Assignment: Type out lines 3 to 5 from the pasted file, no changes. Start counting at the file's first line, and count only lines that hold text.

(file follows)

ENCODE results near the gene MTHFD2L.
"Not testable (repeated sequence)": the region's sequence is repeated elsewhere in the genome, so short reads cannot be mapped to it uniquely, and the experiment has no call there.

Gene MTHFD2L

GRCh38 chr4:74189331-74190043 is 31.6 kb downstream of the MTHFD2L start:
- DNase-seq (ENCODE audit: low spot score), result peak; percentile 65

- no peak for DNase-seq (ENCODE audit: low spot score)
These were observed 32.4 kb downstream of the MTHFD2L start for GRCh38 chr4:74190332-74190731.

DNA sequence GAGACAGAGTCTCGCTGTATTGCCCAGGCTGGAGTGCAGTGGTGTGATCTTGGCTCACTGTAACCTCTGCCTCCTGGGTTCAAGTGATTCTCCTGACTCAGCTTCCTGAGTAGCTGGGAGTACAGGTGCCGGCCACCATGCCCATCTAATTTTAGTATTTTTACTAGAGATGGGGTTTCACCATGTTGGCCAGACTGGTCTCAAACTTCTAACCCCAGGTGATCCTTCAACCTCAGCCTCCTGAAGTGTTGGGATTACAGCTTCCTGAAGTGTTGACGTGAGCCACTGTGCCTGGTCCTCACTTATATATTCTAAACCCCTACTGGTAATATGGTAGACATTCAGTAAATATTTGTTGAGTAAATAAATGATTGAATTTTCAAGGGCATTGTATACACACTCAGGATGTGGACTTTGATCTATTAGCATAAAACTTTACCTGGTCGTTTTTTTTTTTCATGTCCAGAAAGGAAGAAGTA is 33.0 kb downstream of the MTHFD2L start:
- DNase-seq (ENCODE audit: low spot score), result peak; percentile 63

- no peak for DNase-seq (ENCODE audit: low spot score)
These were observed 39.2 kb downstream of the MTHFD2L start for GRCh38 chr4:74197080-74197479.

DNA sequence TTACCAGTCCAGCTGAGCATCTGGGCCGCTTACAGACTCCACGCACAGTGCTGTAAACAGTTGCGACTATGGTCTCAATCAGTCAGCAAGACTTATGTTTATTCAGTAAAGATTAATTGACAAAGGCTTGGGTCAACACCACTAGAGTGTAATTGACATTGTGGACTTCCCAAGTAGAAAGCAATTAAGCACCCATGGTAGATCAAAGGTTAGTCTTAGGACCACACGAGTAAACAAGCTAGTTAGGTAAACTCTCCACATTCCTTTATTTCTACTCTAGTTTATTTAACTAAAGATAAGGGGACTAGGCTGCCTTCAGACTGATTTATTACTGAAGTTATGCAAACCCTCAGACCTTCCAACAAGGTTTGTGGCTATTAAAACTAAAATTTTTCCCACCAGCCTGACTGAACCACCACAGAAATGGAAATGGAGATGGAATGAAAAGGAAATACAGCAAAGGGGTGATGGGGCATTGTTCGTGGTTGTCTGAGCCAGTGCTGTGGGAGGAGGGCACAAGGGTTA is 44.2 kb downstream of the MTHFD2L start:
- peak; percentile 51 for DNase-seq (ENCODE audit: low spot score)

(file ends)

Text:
Gene MTHFD2L

GRCh38 chr4:74189331-74190043 is 31.6 kb downstream of the MTHFD2L start:
- DNase-seq (ENCODE audit: low spot score), result peak; percentile 65